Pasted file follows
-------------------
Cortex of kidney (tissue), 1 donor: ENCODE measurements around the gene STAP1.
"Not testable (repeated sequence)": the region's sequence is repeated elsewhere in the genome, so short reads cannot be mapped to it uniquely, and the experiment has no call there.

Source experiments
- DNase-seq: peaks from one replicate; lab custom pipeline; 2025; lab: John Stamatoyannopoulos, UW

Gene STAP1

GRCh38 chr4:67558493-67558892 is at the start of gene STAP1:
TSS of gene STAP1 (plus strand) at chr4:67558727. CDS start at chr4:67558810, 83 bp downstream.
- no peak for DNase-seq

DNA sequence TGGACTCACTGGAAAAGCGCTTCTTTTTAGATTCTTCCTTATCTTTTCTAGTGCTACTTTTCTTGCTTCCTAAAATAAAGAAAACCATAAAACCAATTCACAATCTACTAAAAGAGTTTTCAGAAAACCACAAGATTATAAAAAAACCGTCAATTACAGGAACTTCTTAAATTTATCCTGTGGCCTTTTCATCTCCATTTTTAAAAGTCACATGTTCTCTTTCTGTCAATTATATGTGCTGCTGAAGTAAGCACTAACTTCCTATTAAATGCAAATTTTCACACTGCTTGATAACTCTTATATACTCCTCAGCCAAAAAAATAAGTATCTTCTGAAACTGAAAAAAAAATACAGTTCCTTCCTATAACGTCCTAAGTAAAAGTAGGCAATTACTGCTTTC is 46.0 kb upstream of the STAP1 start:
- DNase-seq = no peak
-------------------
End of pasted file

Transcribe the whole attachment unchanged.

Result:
Cortex of kidney (tissue), 1 donor: ENCODE measurements around the gene STAP1.
"Not testable (repeated sequence)": the region's sequence is repeated elsewhere in the genome, so short reads cannot be mapped to it uniquely, and the experiment has no call there.

Source experiments
- DNase-seq: peaks from one replicate; lab custom pipeline; 2025; lab: John Stamatoyannopoulos, UW

Gene STAP1

GRCh38 chr4:67558493-67558892 is at the start of gene STAP1:
TSS of gene STAP1 (plus strand) at chr4:67558727. CDS start at chr4:67558810, 83 bp downstream.
- no peak for DNase-seq

DNA sequence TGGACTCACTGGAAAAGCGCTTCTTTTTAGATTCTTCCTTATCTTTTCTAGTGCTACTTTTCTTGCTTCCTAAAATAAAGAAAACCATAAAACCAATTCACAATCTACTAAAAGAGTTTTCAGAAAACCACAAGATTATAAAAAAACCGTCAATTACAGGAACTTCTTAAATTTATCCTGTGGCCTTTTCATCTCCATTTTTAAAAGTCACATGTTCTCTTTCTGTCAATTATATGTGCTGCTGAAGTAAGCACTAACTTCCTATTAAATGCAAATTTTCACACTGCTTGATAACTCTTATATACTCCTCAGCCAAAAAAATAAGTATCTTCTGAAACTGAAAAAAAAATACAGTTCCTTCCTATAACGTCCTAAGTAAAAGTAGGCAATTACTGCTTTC is 46.0 kb upstream of the STAP1 start:
- DNase-seq = no peak